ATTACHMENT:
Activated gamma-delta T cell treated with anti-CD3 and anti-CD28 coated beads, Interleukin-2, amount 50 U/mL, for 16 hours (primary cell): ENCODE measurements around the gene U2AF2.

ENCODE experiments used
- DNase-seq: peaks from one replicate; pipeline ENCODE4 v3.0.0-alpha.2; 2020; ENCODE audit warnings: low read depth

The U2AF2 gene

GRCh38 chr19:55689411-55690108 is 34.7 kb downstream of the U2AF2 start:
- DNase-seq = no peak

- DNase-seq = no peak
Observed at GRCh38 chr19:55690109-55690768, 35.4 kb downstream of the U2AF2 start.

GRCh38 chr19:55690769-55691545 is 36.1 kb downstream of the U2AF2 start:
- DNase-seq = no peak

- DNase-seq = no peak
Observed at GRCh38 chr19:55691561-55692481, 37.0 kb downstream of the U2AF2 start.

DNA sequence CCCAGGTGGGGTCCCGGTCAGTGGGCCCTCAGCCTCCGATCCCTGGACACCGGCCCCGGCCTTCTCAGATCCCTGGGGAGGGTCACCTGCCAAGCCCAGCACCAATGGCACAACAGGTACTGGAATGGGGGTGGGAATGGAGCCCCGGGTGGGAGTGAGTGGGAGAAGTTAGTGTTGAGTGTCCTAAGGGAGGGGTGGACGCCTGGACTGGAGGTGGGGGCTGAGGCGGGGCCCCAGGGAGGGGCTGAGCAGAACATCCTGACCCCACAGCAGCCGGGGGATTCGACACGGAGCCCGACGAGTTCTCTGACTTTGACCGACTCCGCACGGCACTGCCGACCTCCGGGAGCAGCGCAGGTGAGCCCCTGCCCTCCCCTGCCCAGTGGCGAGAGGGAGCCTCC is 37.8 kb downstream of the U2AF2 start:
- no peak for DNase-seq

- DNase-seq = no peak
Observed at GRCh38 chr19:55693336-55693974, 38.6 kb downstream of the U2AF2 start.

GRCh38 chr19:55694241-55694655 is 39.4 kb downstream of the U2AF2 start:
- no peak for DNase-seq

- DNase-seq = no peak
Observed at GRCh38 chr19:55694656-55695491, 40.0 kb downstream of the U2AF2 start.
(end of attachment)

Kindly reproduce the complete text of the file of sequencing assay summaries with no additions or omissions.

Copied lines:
Activated gamma-delta T cell treated with anti-CD3 and anti-CD28 coated beads, Interleukin-2, amount 50 U/mL, for 16 hours (primary cell): ENCODE measurements around the gene U2AF2.

ENCODE experiments used
- DNase-seq: peaks from one replicate; pipeline ENCODE4 v3.0.0-alpha.2; 2020; ENCODE audit warnings: low read depth

The U2AF2 gene

GRCh38 chr19:55689411-55690108 is 34.7 kb downstream of the U2AF2 start:
- DNase-seq = no peak

- DNase-seq = no peak
Observed at GRCh38 chr19:55690109-55690768, 35.4 kb downstream of the U2AF2 start.

GRCh38 chr19:55690769-55691545 is 36.1 kb downstream of the U2AF2 start:
- DNase-seq = no peak

- DNase-seq = no peak
Observed at GRCh38 chr19:55691561-55692481, 37.0 kb downstream of the U2AF2 start.

DNA sequence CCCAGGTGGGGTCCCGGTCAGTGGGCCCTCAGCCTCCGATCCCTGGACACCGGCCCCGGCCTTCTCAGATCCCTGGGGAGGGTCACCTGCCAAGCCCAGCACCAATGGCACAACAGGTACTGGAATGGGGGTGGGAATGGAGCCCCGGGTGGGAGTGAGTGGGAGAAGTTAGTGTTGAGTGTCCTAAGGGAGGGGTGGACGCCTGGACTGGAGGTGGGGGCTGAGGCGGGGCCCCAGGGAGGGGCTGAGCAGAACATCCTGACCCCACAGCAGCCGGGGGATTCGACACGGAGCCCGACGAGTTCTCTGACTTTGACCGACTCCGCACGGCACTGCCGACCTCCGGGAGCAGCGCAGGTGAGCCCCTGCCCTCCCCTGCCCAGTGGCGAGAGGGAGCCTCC is 37.8 kb downstream of the U2AF2 start:
- no peak for DNase-seq

- DNase-seq = no peak
Observed at GRCh38 chr19:55693336-55693974, 38.6 kb downstream of the U2AF2 start.

GRCh38 chr19:55694241-55694655 is 39.4 kb downstream of the U2AF2 start:
- no peak for DNase-seq

- DNase-seq = no peak
Observed at GRCh38 chr19:55694656-55695491, 40.0 kb downstream of the U2AF2 start.